The Fourth Dimension of Recovery: Existential


Over the past few weeks, I have been writing about the dimensions of recovery. I have covered the first three dimensions: clinical, physical, and functional. This post will focus on the fourth dimension of recovery, existential.


The existential dimension of recovery focuses on your soul, heart, and core of being. According to the SAMHSA National Consensus Statement, “these secular psychosocial factors may allow individuals to feel more in control of their lives and less subject to the whim of an uncontrollable illness or a capricious mental health service system [1].” This dimension encourages you to look at yourself, your purpose, your hope, your empowerment, and your sense of direction. Although we may not have the answers or be where we would like to be, we can work towards finding the answers and towards finding our path.


In the beginning of my recovery, I had a hard time looking at myself; I didn’t have a purpose and I didn’t feel hopeful, but I knew that I wasn’t meant to live the way that I had been and that I wanted to change. So I kept taking action, kept doing the next right thing. Shortly after I entered treatment and started seeing a counselor, and attending support group meetings, I realized that when I was being of service to others was when I felt most fulfilled. I had found my purpose, and as I continued to put days together in recovery I started to feel hopeful that my life could and would be different. It was also around this time that I started to like the person that I was becoming.


Another area of existential recovery is spirituality, which can mean different things to different people. Spirituality is a broad term that encompassess many ideas or beliefs. Depending on the person, spirituality may be represented by a connection to nature, the universe, or other people. While others may view spirituality solely through a religious lens. Regardless of the lens that one views spirituality through, there are shared practices that can help a person become more strongly connected with their beliefs. Some examples include:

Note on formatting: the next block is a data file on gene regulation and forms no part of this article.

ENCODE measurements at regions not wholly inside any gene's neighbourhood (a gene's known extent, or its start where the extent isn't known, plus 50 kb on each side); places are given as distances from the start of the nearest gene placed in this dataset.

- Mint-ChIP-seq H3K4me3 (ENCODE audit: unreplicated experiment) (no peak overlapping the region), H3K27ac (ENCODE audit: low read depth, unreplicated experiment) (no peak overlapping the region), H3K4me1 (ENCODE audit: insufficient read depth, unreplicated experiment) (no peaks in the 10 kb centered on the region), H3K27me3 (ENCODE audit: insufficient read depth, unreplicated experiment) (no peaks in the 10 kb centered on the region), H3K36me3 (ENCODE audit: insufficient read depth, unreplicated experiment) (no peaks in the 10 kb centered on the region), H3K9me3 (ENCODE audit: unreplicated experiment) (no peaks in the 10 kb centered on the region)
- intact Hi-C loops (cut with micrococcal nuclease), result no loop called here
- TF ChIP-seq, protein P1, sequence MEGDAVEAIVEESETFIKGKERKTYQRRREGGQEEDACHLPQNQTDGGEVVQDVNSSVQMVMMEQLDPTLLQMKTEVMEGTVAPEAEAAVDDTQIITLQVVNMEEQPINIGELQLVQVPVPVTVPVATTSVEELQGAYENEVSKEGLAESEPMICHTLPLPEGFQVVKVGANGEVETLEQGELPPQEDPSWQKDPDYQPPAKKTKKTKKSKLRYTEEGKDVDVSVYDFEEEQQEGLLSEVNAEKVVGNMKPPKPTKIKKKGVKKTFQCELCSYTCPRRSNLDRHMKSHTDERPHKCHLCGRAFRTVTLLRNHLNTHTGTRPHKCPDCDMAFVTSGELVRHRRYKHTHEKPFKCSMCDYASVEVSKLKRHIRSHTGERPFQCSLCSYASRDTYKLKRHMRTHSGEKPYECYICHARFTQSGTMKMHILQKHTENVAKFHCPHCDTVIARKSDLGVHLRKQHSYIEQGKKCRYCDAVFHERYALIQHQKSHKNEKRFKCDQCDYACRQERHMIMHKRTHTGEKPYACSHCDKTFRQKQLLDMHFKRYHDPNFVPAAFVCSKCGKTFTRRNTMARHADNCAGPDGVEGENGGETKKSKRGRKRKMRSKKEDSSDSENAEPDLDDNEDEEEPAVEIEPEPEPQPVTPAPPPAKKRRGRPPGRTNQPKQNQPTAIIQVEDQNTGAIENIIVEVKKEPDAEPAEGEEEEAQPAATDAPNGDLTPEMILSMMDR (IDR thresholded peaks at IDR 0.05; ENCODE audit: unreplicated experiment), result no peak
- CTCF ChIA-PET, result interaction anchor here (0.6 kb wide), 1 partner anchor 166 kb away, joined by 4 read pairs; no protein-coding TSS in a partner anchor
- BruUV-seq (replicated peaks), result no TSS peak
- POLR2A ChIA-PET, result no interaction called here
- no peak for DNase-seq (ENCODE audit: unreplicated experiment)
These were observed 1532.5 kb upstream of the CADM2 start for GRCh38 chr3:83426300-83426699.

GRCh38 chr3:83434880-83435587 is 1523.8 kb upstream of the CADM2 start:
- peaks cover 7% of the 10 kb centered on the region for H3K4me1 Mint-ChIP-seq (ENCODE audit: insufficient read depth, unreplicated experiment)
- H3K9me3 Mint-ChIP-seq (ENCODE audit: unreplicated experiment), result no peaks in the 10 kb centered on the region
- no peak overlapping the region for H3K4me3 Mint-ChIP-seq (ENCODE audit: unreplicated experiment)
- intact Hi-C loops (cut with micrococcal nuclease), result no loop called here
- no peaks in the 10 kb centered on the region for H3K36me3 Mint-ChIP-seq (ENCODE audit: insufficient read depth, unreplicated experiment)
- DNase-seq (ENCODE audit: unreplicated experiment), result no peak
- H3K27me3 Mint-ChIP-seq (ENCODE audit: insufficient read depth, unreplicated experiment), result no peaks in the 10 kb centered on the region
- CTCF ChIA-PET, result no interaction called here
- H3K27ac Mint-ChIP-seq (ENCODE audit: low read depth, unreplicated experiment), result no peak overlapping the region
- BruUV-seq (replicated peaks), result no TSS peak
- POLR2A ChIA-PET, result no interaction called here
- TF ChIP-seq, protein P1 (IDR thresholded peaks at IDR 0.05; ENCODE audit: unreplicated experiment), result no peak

• Prayer

  • Meditation or quiet time

  • Being of service to others

  • Time in nature

  • Creating art

  • Joining a group

  • Reading a book

  • Attending a service.


Just like with all dimensions, there are professionals that can help you with the existential dimension. These include spiritual leaders, religious leaders, members of a congregation, counselors, and case managers.


You can gauge your progress within this dimension by:

  • Reflecting on what hope means to you and how it shows up in your life

  • Prioritizing the practices you engage in that promote your spiritual well being

  • Checking-in with yourself regularly about how you are feeling about life and your future

  • Taking time to journal and reflect on things like hopefulness, purpose, and spirituality.


If you struggle to feel hopeful, it’s important to remember that you are not alone and that the first step to addressing an issue or problem is acknowledging it. When we are aware of an issue then we can take steps to change it. The following worksheet will help you to better understand how you view hope and how to create more of it within your life.


If you’d like to learn more about the five dimensions of recovery, read this article by Dr. Rob Whitley and Dr. Robert E. Drake.


Sources:

[1] Hiring people in recovery: The case for how it benefits employers, 2021. https://www.hcamag.com/ca/specialization/mental-health/hiring-people-in-recovery-the-case-for-how-it-benefits-employers/251183 [2] The Importance of Employment in Recovery, 2018. https://www.higherplanerecovery.com/importance-of-employment-while-in-recovery/



Download our Existential Dimension of Recovery Worksheet:

Existential Dimension of Recovery Worksheet
.docx
Download DOCX • 13KB


Sources:


[1] Recovery: A Dimensional Approach, 2010. https://ps.psychiatryonline.org/doi/pdf/10.1176/ps.2010.61.12.1248



Kayla Zawislak is the Lead Engagement Specialist at the Addiction Policy Forum. She holds a Master’s Degree in Social Work, and is a Certified Alcohol and Drug Counselor.